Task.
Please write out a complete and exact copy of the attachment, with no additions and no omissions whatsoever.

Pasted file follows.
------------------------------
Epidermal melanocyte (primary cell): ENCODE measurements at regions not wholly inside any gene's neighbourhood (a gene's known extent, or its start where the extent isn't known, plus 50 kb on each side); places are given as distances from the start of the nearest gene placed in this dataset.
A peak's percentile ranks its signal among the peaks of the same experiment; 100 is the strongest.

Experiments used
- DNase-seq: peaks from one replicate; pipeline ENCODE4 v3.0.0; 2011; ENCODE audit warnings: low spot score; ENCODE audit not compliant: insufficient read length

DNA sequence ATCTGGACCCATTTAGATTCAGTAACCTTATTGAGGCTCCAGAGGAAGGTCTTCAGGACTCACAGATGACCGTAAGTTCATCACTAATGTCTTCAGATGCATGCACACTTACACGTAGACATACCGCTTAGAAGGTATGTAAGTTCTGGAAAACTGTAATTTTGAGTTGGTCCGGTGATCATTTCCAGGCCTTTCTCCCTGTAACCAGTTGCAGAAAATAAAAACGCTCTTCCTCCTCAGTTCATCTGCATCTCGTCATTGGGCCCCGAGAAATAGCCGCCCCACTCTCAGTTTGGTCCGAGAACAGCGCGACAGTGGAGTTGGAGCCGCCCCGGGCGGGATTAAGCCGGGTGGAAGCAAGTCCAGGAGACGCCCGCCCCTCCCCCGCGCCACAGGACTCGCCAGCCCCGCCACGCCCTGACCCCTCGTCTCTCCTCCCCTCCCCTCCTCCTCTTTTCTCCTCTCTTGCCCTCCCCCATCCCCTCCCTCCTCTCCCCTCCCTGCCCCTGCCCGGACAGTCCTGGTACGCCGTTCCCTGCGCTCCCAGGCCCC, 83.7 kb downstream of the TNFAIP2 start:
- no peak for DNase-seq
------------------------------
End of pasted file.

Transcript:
Epidermal melanocyte (primary cell): ENCODE measurements at regions not wholly inside any gene's neighbourhood (a gene's known extent, or its start where the extent isn't known, plus 50 kb on each side); places are given as distances from the start of the nearest gene placed in this dataset.
A peak's percentile ranks its signal among the peaks of the same experiment; 100 is the strongest.

Experiments used
- DNase-seq: peaks from one replicate; pipeline ENCODE4 v3.0.0; 2011; ENCODE audit warnings: low spot score; ENCODE audit not compliant: insufficient read length

DNA sequence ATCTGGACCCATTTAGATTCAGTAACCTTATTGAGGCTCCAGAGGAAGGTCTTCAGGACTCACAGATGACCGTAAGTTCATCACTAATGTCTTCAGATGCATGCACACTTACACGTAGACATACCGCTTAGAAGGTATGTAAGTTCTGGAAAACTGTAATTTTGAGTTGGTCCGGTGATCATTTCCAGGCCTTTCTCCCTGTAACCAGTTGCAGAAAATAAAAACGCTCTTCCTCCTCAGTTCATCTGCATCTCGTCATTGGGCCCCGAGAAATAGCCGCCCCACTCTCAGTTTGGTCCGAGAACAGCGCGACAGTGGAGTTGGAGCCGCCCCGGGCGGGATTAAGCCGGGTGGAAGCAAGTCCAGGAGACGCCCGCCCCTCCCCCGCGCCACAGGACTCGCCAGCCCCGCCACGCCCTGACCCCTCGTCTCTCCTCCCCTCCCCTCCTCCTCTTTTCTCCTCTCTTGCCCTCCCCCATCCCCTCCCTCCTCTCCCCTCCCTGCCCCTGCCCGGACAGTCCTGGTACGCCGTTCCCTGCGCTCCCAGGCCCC, 83.7 kb downstream of the TNFAIP2 start:
- no peak for DNase-seq